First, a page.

Everything You Need to Know about Craft Beer Businesses

drinking beer

Who doesn’t enjoy a nice cold bottle of beer at the end of a long day? If you are an avid beer lover, you might have an idea or two on how to craft your perfect beer. So why not start your own artisan beer business? Starting your own beer brewing business is not easy, but you can do it. With enough research and diligence, you can create your brand.

From sourcing out your barley, setting up the right brewing equipment, and using stainless-steel pipe fittings to produce beer of the highest quality, here are the things that you should know before you start your beer business:

Choose from Six Craft Beer Industry Segments

The Brewers Association For Small and Independent Craft Brewers defines six craft beer industries that you can focus on.

Microbrewery. A microbrewery refers to a brewery that produces not more than 15,000 barrels of beer in a year. It sells at least 75% of its beer off-site.

Brewpub. A brewpub refers to a brewery/restaurant that sells at least 25% of its beer products on-site. It also offers food services to its customers. Brewpubs can also sell beer to-go and can sell to off-site customers.

Taproom Brewery. It refers to a brewery that sells at least 25% of its beer products on-site, with little or without food offerings for the customers. Most of the time, the beer is dispensed directly from the storage tanks of the brewery.

Regional Brewery. It refers to a brewery that produces at least 15,000 to 6,000,000 barrels of beer annually.

Contract Brewery. A contract brewery is a brewery that produces beer for a producer who handles the sales of the beer. The producer is also called a contract brewery.

Alternating Proprietor. It refers to licensed tenants that rent a brewery to brew his beer.

How the Brewing Process Works

beer in ice

Now, if you decide to set up your microbrewery, brewpub, or taproom brewery, you must have a deep understanding of how the beer brewing process takes place. You can ask your brewing engineers and brewmaster to oversee the process. But as the owner, you must know and understand how your beer ends up in the barrel.

The process begins with your barley. The barley undergoes steeping, germination and kilning to produce your malt. The malt is then milled in a roller mill and mashed in a mash mixer with processed water. The mix is then passed to a lauter tun where the spent grain is separated from the wort.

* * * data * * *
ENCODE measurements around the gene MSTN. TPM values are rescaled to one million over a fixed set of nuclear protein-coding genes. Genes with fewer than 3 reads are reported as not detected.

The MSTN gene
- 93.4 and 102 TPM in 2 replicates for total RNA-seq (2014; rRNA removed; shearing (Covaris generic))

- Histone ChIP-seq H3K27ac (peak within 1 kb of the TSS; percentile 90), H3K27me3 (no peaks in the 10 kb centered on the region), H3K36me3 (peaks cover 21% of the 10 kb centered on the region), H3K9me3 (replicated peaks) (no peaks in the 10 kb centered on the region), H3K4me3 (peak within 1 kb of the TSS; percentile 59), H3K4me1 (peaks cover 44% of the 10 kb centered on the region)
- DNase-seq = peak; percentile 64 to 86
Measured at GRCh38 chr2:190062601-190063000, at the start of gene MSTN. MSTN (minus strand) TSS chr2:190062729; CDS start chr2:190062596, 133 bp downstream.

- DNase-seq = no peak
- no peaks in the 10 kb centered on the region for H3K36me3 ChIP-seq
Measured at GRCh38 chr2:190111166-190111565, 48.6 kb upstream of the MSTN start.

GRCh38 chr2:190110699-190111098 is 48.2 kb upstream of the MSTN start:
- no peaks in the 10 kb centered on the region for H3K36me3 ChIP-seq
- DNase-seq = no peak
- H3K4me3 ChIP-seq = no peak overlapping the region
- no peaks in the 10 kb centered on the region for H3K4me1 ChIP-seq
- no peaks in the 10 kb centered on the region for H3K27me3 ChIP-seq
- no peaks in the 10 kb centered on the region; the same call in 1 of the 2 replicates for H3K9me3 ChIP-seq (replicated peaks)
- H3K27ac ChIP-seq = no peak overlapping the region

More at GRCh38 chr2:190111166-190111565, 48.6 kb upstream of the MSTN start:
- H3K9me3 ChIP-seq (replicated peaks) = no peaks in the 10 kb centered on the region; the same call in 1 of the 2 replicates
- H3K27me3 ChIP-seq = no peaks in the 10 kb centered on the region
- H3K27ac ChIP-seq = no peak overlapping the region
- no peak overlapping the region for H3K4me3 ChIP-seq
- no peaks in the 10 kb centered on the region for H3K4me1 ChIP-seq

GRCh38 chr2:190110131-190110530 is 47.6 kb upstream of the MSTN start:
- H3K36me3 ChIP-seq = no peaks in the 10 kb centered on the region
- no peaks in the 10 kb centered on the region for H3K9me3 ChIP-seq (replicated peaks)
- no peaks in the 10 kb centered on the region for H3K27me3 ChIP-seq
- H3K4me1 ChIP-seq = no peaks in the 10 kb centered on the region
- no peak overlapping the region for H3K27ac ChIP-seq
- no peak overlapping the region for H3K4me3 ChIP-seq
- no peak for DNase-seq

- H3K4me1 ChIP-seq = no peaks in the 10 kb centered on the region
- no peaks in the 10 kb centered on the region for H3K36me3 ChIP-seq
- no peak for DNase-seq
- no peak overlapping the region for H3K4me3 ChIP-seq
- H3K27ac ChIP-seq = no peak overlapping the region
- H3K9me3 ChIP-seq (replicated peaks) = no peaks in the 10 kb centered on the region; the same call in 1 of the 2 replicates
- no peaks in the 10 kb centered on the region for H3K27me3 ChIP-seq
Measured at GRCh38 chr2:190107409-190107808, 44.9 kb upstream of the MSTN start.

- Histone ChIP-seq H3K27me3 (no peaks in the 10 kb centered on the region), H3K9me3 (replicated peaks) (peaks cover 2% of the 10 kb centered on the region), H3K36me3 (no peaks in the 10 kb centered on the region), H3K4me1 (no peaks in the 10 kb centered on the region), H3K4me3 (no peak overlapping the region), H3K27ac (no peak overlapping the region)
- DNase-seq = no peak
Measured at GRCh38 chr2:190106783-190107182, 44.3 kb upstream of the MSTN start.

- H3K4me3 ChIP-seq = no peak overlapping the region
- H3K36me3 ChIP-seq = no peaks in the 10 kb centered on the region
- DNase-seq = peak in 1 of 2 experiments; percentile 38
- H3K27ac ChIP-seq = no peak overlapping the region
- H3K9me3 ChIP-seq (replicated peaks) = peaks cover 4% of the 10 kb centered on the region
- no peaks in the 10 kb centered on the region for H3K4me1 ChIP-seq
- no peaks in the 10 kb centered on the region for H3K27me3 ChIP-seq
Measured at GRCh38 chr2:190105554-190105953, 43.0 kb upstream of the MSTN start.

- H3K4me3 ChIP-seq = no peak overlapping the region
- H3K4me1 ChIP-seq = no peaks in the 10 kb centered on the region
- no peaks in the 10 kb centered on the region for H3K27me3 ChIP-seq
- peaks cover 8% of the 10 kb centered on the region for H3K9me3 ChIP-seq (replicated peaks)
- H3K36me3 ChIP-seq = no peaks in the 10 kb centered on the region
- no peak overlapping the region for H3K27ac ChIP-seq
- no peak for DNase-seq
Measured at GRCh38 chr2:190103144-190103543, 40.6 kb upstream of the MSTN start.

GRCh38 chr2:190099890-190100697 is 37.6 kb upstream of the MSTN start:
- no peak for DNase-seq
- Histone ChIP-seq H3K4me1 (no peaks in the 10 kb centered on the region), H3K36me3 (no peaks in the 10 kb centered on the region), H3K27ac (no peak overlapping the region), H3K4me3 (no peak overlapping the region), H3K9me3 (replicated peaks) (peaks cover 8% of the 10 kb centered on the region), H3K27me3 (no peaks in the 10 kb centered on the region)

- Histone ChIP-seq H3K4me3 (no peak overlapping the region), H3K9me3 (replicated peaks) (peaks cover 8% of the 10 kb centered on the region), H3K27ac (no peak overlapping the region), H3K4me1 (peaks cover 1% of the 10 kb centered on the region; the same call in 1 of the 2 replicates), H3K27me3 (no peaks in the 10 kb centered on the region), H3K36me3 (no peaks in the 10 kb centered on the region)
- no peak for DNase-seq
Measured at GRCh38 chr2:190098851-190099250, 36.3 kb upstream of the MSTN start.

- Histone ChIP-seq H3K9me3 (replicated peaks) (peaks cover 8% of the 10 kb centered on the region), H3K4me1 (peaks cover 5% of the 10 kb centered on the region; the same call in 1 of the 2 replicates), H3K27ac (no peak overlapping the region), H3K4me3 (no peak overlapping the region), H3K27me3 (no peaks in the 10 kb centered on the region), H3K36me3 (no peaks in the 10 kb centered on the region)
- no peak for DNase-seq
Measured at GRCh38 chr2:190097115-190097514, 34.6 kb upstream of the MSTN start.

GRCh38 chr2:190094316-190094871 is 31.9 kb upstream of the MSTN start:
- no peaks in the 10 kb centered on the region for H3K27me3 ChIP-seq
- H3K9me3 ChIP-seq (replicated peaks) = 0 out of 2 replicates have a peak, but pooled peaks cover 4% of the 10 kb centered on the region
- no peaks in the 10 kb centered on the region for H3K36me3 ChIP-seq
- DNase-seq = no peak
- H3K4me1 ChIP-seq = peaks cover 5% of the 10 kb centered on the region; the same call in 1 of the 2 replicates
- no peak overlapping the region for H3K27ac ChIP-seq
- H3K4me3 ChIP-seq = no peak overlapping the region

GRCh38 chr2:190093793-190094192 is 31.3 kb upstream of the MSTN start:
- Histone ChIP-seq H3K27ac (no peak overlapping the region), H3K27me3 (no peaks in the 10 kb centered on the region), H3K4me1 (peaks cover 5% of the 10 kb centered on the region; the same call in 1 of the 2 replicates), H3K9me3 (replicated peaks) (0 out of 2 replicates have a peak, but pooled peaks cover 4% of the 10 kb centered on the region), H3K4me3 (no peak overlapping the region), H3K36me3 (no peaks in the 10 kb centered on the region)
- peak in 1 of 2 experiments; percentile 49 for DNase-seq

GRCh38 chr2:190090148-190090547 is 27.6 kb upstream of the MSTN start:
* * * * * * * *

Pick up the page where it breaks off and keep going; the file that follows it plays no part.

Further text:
The wort is the liquid output of the lauter tun, which will then be boiled in the wort kettle, along with the adjuncts needed for your beer recipe and hops for the beer’s distinct bitter taste.

Once the boiling process is done, your wort is transported to the whirlpool separator where proteins and trub are removed to purify your wort. It will then be transferred to a heat exchanger where your wort will be cooled to fermentation temperature of 46.4 to 50 degrees Fahrenheit (Temperature of wort after boiling is around 194 to 203 degrees Fahrenheit).

Then comes the critical part of yeast pitching and wort aeration. Wort aeration is supplying oxygen through sterile air to your wort to support yeast growth. Your aerated wort is then transferred to the fermentation tank. The size of your fermentation tank will depend on the capacity volume knockout of your brewery (from barley handling to wort cooling).

After fermentation, your fermented beer will be aged in the same tank at a much lower temperature. Your beer is now ready for filtration and beer conditioning for yeast removal and recovery.

Throughout these processes, you will need to use high-quality and food-grade tanks, pipes, valves, and pipe fittings to ensure the quality and flavor of your beer.

Take Care of the Legal Structure of Your Business

Setting up your beer business is not all about brewing and beer tasting. You also have to meet legal requirements. Will your business be a sole proprietorship or an LLC? You will need to secure the necessary licenses and permits before you start your operation.

Assess Your Market

As with any business, you must have a target market. Who are you making your beer for? How will you sell your brand to this audience? What will make them choose your brand over the competition? You must consider how to package your product to make it more appealing to your target customers.

Starting a brewing business requires hard work, among many things. But so do other companies. There is no one stopping you from making a successful business from your passion. Following your passion can be a life-changing step that can bring you fulfillment.

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